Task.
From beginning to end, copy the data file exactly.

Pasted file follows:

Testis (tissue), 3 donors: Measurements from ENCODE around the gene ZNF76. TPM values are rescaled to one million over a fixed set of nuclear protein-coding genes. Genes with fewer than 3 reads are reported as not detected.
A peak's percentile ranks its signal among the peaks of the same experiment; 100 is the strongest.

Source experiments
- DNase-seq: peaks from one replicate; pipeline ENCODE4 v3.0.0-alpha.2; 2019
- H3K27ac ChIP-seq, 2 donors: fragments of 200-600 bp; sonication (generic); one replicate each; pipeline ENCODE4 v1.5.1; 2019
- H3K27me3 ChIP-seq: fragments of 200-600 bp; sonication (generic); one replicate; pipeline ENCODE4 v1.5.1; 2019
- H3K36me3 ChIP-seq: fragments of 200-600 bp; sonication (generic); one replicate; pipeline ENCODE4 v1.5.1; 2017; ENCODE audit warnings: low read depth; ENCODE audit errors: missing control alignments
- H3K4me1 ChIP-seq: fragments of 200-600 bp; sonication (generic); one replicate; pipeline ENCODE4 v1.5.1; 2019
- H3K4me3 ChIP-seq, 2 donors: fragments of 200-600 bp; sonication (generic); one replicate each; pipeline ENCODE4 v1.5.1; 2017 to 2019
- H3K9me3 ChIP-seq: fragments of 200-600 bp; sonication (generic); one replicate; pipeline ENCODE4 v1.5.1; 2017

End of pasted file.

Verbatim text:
Testis (tissue), 3 donors: Measurements from ENCODE around the gene ZNF76. TPM values are rescaled to one million over a fixed set of nuclear protein-coding genes. Genes with fewer than 3 reads are reported as not detected.
A peak's percentile ranks its signal among the peaks of the same experiment; 100 is the strongest.

Source experiments
- DNase-seq: peaks from one replicate; pipeline ENCODE4 v3.0.0-alpha.2; 2019
- H3K27ac ChIP-seq, 2 donors: fragments of 200-600 bp; sonication (generic); one replicate each; pipeline ENCODE4 v1.5.1; 2019
- H3K27me3 ChIP-seq: fragments of 200-600 bp; sonication (generic); one replicate; pipeline ENCODE4 v1.5.1; 2019
- H3K36me3 ChIP-seq: fragments of 200-600 bp; sonication (generic); one replicate; pipeline ENCODE4 v1.5.1; 2017; ENCODE audit warnings: low read depth; ENCODE audit errors: missing control alignments
- H3K4me1 ChIP-seq: fragments of 200-600 bp; sonication (generic); one replicate; pipeline ENCODE4 v1.5.1; 2019
- H3K4me3 ChIP-seq, 2 donors: fragments of 200-600 bp; sonication (generic); one replicate each; pipeline ENCODE4 v1.5.1; 2017 to 2019
- H3K9me3 ChIP-seq: fragments of 200-600 bp; sonication (generic); one replicate; pipeline ENCODE4 v1.5.1; 2017